As public (state-dependent) institutions, history museums in Mexico are viewed as embodiments of official history, unable to present history as contested and constructed. This article offers a detailed explanation of how and to what extent official history operates in the construction of historical narratives and visitors’ experiences of two history museums in Mexico City. Results showed specific omission strategies, divergences, and inconsistencies in the historical discourse, as well as peoples’ autonomous and creative meaning-making of the past, both of which provide strong evidence to advocate for an understanding of official history not as one, but as several competing narratives produced at different times by institutions and professionals affiliated (either directly or indirectly) with the state.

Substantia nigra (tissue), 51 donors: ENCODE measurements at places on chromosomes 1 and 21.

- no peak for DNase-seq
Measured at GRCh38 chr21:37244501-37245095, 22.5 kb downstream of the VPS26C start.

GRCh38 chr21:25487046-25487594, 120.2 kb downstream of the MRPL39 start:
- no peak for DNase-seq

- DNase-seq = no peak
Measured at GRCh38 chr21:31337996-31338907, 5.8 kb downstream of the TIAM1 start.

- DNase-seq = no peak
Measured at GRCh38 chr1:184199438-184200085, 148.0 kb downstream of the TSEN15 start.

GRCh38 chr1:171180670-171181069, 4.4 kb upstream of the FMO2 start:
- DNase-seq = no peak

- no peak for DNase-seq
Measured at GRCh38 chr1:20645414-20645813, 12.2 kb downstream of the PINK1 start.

This content is only available via PDF.